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This is our third season with our Oday 272 which we are using as a "pocket" cruiser on Long Island sound costtal Conneticut, Block Island etc. In all our cruises we have used marinas or anchored. Our boat lives on a mooring. My.question and it seems silly is we are planning to pick up a mooring on a trip to Essex Ct in early July. Can we expect lines on the mooring to attach to our bow cleats or are we expected to bring are own mooring lines and connect them to then ball we rent. sorry seems silly but ( i like to always be prepared)the only mooring we have been on is are own so far.
 

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Most mooring balls have lines on them. About the time you start thinking they all have them you run across a place like Key West, Fl, which doesn't.
Also, sometimes the lines are so nasty you don't want them on your boat so you loop your own line through the mooring lines.
Best to bring your own lines, if you don't use them it didn't cost you anything.
 

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I've found mooring balls in different areas may have different setups. I haven't cruised your area, but for example balls in the BVIs usually have a single pendant. I run a pair of dock lines through it. The Abacos (Bahamas) often have a pair of crazy-long pendants set up for catamarans. The Grenadines have no pendants at all, but you can expect a local entrepreneur to help you tie up. (for a small consideration.)

If you have your own lines ready to go, you can handle most any situation.
 

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Every place i have been to has a totally different mooring ball set up.

If I was made King of the World I would make a standard mooring and shoot anyone without it.

You cant tell untill you are right up close to is, sometimes not even then, so just do a close drive-by and have a look :)
 

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I've not come across a rental mooring in LIS or the New England coast that did not have a pennant of some kind. That's not to say I've seen them all or there are any. However, some have a loop you can put right over a cleat, while others have a thimble you much put your own line through. Some are lying in the water, others have floats on them and still others are held above the mooring by a plastic tube. We always approach with our own line tied to one forward cleat and wrapped around the bow, ready to thread the mooring pennant. If not necessary, we just drop the pennant on the other cleat.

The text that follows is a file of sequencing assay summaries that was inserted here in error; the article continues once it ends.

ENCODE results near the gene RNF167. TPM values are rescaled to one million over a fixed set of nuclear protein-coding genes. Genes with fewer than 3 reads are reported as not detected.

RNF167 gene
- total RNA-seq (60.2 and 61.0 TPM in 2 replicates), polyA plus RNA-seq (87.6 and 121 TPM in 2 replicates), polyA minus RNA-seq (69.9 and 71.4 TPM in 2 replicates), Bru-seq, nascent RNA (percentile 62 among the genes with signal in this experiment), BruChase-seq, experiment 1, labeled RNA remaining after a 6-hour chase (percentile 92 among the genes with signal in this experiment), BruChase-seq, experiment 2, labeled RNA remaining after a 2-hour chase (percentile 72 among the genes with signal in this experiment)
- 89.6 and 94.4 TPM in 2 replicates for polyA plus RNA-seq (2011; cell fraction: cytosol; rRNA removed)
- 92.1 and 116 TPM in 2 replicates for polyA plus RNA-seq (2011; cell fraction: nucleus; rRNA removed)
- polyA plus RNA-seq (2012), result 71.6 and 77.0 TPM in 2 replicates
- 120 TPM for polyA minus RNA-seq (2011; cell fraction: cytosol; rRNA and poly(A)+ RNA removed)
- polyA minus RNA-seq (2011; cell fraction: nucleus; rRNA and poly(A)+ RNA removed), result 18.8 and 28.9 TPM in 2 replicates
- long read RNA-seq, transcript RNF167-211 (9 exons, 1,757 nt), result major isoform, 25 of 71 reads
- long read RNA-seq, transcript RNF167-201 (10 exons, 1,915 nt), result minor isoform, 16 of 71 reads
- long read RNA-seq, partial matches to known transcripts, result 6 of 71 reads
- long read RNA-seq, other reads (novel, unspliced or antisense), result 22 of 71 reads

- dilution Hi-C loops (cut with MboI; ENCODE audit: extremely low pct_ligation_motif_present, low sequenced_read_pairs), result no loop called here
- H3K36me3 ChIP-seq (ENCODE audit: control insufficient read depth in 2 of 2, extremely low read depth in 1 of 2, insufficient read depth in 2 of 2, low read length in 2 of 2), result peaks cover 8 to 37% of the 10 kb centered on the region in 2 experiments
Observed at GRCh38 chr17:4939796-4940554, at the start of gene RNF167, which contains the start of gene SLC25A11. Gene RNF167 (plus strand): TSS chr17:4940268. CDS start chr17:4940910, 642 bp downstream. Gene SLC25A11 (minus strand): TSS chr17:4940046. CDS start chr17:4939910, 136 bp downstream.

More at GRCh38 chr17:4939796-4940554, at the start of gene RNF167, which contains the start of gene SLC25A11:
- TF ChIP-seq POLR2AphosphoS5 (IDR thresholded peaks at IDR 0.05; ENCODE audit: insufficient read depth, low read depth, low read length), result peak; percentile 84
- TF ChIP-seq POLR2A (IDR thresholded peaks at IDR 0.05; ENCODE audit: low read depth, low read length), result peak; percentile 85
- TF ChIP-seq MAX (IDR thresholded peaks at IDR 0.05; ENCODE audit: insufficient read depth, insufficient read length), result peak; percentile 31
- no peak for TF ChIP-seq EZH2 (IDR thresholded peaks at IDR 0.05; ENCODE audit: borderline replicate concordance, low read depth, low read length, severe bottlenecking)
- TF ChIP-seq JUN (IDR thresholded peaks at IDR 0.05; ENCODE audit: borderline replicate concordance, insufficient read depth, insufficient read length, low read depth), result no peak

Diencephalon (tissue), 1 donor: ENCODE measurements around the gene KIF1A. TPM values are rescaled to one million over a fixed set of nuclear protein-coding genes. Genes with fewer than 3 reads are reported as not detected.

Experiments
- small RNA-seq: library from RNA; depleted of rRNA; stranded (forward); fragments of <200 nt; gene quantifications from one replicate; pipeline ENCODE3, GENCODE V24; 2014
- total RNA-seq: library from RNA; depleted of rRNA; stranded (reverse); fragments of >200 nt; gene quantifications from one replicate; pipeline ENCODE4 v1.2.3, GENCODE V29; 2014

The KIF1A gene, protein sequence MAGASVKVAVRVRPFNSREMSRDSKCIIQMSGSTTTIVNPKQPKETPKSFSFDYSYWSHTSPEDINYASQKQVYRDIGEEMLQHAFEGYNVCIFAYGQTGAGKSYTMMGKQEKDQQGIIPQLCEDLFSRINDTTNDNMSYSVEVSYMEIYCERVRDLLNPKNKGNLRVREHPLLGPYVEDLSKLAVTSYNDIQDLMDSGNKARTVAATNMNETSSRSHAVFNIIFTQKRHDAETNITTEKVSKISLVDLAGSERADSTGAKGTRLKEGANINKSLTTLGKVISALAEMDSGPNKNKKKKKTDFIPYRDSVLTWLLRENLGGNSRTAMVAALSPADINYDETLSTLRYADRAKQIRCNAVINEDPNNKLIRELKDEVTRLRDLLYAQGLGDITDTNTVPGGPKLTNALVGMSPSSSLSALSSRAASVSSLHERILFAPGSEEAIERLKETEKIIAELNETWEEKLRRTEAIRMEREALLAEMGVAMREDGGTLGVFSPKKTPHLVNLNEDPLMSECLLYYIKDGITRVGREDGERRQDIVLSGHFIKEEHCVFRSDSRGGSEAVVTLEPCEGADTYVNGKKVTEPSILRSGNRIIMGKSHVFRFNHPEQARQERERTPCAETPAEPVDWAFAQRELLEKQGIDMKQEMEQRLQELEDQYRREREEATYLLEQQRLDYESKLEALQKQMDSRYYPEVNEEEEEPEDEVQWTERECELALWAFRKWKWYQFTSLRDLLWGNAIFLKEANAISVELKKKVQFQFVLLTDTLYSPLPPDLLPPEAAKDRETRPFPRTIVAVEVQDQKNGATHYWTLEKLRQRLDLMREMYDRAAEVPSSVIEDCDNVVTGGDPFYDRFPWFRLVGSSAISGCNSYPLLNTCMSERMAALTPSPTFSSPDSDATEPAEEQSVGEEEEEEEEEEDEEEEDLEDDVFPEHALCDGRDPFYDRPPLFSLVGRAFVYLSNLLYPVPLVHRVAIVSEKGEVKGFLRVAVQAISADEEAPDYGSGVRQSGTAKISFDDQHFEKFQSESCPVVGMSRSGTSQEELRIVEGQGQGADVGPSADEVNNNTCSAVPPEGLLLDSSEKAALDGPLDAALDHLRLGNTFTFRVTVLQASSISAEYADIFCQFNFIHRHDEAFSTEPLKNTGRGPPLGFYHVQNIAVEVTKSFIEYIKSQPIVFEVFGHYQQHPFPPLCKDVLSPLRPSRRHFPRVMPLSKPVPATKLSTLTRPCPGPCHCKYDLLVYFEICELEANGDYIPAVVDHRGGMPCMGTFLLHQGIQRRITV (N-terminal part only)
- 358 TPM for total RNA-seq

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By the way, do not use modern double braid docklines for this purpose. They chafe through in no time. Best is nylon 3-strand. It still chafes, but we typically get a couple of season of heavy use out of ours.

This year, we actually sewed a sleeve of anti-chafe at the spot where there thimble rubs. We'll see how it works. It's been on once so far and seemed to work well. We have two more sleeves that are not sewn on to align to the chocks on deck.
 

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We use two lines, one doubled back from each bow cleat. This cuts down on chafe (but dos not eliminate it) quite a bit because you get less sliding through the thimble.
 

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We use two lines, one doubled back from each bow cleat. This cuts down on chafe (but dos not eliminate it) quite a bit because you get less sliding through the thimble.
And a natural backup. It's a good technique that is taught in cruising classes. However, I like to use line diameters that are too large to tie both ends over the same cleat.
 

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Even if there is already a pendant on the mooring chain...How big is it? What kind of chaffing protection does it have? How old is it? How long has it been sitting in the water?

There is a mooring pendant on the mooring I own provided is by the maintenance company that puts it in and maintains it for me(us...in the yacht club), but I can never get anyone either in the yacht club or the company to tell me anything about the condition of the line.

I use my own.

I know how old it is; how thick it is; the condition of the shackle at the bitter end; and the condition of the chaffing protection. One of the worst things to happen to you at an achorage is to drift into another boat or the rocks. Why take a chance?
 
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